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Terry Cowgill
Posters displayed at a Sept. 19 forum in the United Methodist Church in Pittsfield, Mass., supporting the nurses contention that patient care was compromised by understaffing. The nurses union has now approved a one-day strike.

BMC nurses union committee votes to authorize one-day strike

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By Saturday, Sep 23, 2017 News 4

Pittsfield — Embroiled in a bitter labor dispute with management, the bargaining committee for the union representing nurses at Berkshire Medical Center voted yesterday to give notice to hospital officials that they intend to stage a one-day strike on Tuesday, Oct. 3.

The vote comes three days after the union staged a forum in which five nurses told stories of understaffed and overwhelmed nurses and certified nursing assistants. About 100 audience members asked questions and cheered the nurses as they criticized management.

The Sept. 19 forum in the United Methodist Church in Pittsfield where nurses spoke of their distress with the Berkshire Medical Center working conditions and contract. Photo: Terry Cowgill

Represented by the Massachusetts Nurses Association, the nearly 800 nurses at Berkshire Medical Center delivered a 10-day notice to hospital management on Friday notifying them of their intent to hold a one-day “unfair labor practice strike” beginning at 7 a.m. on Tuesday, Oct. 3 and running until 7 a.m. on Wednesday, Oct. 4., the MNA said in a news release announcing the action.

“BMC nurses have been bargaining in good faith for a year, seeking to ensure that their patients are able to receive the safest and most effective nursing care possible,” MNA spokesman Joe Markman said. “The hospital has refused to negotiate over concrete improvements to patient care and RN staffing. BMC management has also refused to provide information necessary for nurses to negotiate quality, affordable health insurance.”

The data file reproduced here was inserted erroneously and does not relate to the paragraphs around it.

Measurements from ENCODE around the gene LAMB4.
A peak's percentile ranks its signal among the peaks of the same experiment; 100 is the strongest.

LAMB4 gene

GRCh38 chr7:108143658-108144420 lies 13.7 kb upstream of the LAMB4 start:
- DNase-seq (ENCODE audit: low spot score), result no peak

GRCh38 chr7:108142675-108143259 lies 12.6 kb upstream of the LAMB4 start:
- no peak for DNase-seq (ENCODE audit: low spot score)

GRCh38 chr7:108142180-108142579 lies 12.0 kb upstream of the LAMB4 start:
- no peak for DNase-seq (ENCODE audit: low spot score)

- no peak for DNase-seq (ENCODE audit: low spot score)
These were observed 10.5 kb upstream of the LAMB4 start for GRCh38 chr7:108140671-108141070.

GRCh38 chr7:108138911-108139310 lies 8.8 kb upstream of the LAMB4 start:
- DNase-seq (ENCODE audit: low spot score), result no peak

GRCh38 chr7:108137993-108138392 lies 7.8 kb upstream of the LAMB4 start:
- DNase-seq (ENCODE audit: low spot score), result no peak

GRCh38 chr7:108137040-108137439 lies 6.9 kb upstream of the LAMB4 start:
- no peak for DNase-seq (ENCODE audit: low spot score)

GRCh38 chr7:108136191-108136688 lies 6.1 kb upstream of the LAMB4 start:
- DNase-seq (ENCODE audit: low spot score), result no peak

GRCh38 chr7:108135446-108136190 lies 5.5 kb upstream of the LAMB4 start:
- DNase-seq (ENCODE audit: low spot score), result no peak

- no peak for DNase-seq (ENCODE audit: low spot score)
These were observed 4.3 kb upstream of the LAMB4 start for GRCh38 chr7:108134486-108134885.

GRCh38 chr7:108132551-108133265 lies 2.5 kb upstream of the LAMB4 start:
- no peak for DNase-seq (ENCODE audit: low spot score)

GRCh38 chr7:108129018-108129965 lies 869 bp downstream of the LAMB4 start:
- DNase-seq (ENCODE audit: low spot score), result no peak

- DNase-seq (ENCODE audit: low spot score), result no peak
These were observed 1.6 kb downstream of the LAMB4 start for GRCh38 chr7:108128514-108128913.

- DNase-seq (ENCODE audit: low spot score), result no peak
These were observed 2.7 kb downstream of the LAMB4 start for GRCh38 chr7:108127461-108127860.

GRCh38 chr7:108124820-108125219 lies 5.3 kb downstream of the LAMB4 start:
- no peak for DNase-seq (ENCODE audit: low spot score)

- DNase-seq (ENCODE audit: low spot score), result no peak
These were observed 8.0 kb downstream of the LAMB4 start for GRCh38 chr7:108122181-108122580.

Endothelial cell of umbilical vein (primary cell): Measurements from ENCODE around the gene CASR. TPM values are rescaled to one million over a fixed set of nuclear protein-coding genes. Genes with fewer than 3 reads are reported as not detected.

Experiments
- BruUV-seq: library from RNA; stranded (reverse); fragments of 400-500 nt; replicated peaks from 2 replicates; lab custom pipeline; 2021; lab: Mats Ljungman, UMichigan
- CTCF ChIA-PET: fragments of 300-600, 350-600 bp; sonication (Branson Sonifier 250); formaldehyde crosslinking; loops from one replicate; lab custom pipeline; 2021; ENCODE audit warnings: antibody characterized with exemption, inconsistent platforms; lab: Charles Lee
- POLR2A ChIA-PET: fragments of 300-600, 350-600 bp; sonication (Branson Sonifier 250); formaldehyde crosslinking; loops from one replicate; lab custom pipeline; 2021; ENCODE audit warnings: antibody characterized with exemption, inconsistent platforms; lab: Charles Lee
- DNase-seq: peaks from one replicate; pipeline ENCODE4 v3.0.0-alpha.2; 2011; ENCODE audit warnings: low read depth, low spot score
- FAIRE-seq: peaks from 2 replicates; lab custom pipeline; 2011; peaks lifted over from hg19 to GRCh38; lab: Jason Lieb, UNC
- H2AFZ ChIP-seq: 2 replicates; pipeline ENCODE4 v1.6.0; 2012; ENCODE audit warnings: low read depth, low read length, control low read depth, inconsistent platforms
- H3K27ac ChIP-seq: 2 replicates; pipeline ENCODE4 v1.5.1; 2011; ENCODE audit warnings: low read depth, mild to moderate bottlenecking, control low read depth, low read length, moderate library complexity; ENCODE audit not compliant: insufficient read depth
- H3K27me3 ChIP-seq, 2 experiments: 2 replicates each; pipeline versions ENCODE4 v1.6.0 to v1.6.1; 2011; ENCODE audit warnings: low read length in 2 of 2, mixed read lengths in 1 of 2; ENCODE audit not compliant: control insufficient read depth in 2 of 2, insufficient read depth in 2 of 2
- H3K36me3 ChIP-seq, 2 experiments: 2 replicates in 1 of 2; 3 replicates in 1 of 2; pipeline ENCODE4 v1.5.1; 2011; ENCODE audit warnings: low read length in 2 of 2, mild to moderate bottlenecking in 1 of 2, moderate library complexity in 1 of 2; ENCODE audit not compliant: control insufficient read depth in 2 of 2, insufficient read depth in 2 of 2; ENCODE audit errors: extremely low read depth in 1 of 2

The union says BMC nurses have raised patient safety concerns to hospital management using various means for years, including directly to supervisors, at labor-management meetings and during ongoing collective-bargaining negotiations.

Berkshire Medical Center in Pittsfield, Massachusetts.

“With the community behind us, we are prepared to strike on October 3 for patient safety and a fair contract,” said Alex Neary, RN and co-chair of the MNA BMC Bargaining Committee. “All other efforts to persuade management to make concrete patient safety improvements and reach a fair agreement have been unsuccessful. It is up to BMC to negotiate in good faith and avoid a strike.”

Union members insist that health insurance is also a bone of contention. They say BMC has proposed doubling the price nurses pay each month for individual health premiums. Nurses in BMC’s family health insurance plans already pay 40 to 70 percent more than managers.

“BMC has also refused to consider any plan design, cost sharing, rates or co-payments other than what management first demanded at the beginning of negotiations nearly a year ago,” the news release says.

The union also cited BMC profit statistics indicating the nonprofit netted more than $207 million over the last five years, according to the Center for Health Information and Analysis. In 2016 alone, BMC posted a profit of $47.2 million.

“That is a margin of 9.7 percent – more than three times the state and regional averages of 3 percent, making it a real outlier among profitable hospitals,” the release adds.

Click here to see the data from the Center for Health Information and Analysis supporting the union’s profits claims.

But according to officials at Berkshire Health Systems, BMC’s parent organization, the strike will by necessity be considerably longer than one day. While “BMC will bring in experienced, qualified replacement nurses” to work in place of existing staff, the temporary nursing agency requires a minimum five-day contract.” Therefore, the labor stoppage would result in greater financial losses for the striking nurses.